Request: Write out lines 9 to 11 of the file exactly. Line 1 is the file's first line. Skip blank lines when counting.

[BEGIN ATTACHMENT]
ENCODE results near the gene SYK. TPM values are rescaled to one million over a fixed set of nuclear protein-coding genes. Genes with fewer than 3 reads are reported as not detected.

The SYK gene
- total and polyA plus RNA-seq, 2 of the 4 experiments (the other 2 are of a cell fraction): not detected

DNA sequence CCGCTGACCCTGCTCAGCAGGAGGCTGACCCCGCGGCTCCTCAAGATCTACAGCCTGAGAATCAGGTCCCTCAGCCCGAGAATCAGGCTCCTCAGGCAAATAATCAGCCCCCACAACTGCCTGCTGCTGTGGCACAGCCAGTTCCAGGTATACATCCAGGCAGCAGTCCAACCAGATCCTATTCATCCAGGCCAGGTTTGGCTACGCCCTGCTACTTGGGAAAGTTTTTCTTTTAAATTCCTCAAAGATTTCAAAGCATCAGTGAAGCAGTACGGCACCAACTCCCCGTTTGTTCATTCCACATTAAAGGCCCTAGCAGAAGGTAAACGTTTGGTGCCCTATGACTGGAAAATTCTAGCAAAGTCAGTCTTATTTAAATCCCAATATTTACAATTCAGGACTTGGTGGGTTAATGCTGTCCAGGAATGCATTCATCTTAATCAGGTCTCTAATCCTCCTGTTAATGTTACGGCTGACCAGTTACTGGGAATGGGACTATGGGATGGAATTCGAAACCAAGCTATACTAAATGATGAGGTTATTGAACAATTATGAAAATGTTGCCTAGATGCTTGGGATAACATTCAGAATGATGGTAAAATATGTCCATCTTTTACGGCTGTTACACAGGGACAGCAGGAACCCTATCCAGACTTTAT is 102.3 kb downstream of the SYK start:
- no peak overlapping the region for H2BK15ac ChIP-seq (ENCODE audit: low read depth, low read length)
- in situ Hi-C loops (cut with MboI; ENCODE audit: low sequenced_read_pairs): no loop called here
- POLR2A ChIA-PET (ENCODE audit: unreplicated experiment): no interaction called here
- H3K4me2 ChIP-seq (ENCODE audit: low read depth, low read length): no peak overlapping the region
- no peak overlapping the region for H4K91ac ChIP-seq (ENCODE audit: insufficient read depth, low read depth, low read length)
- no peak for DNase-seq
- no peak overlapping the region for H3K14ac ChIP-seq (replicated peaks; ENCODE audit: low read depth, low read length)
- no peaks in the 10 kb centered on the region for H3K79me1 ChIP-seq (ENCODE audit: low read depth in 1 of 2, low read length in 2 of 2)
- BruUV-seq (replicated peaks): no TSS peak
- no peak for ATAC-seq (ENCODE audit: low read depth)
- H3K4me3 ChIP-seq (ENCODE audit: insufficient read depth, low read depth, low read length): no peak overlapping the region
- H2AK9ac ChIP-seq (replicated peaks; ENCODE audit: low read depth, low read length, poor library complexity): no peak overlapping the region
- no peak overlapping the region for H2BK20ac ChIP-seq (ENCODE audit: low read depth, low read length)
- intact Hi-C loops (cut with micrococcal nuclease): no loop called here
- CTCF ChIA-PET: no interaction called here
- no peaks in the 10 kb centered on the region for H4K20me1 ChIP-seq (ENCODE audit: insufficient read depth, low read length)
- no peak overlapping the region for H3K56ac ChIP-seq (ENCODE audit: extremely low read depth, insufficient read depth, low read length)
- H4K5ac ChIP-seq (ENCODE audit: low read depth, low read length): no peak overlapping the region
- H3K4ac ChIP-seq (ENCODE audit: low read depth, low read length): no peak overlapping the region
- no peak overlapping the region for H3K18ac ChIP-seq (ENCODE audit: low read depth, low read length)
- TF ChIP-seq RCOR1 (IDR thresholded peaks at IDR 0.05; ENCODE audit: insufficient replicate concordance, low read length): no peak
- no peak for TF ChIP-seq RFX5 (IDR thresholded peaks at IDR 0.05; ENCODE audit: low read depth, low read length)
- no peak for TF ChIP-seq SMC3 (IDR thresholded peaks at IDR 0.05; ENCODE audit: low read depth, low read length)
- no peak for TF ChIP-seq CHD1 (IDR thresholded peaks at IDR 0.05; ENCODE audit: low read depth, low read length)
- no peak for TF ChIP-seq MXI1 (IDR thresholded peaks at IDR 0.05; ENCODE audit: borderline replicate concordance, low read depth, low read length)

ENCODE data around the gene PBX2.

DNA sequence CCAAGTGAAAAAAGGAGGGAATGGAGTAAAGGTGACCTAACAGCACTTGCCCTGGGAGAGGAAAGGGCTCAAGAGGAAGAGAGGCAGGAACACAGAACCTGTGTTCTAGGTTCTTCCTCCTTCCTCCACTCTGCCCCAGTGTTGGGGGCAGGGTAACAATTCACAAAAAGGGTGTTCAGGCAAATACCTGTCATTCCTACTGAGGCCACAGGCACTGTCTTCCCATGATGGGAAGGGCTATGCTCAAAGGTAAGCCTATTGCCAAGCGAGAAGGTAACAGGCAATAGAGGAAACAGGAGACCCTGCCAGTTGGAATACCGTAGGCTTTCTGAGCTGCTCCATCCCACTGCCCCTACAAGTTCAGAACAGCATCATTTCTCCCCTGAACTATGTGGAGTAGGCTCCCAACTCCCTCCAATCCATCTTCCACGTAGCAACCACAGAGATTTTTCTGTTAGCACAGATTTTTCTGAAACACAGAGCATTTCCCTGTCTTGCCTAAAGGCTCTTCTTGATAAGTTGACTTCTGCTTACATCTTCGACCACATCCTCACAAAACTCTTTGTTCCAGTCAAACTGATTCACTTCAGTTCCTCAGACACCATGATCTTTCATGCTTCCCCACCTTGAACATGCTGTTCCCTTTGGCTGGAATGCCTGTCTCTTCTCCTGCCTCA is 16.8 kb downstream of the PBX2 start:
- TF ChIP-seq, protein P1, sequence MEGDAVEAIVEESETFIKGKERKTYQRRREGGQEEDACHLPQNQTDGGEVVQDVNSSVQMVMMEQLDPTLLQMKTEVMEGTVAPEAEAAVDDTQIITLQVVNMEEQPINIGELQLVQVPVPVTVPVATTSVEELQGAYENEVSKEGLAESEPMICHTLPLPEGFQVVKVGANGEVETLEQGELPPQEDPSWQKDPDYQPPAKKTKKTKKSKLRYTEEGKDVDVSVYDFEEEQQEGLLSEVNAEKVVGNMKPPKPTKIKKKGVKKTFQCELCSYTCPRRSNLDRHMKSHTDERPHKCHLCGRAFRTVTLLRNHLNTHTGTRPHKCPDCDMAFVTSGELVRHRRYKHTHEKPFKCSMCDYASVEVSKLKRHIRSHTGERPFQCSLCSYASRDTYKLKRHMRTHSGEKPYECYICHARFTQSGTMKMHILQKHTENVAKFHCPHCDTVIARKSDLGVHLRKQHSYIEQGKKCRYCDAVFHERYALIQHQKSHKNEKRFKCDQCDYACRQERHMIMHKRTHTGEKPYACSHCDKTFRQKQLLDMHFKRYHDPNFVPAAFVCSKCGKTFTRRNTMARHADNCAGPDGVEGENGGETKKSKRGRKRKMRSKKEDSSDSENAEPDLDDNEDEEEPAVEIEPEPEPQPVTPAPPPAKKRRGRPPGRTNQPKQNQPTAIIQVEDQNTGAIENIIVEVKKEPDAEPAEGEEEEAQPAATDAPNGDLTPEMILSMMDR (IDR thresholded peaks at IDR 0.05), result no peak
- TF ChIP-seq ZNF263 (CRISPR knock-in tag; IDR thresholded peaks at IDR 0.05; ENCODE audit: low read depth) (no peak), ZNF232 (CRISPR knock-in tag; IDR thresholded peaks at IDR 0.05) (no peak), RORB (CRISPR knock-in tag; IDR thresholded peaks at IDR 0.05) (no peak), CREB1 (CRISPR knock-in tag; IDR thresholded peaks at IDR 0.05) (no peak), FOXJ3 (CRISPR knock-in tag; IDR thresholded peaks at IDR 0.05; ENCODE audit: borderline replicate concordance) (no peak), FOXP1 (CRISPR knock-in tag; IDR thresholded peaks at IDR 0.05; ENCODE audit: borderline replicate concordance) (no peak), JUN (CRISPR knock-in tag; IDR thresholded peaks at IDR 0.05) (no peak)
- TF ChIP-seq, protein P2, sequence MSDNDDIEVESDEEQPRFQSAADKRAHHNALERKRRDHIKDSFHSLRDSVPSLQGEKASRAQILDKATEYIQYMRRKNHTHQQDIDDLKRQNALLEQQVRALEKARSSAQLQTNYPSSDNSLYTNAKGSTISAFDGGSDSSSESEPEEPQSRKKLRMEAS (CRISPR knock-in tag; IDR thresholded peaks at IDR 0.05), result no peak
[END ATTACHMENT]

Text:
- no peak overlapping the region for H4K91ac ChIP-seq (ENCODE audit: insufficient read depth, low read depth, low read length)
- no peak for DNase-seq
- no peak overlapping the region for H3K14ac ChIP-seq (replicated peaks; ENCODE audit: low read depth, low read length)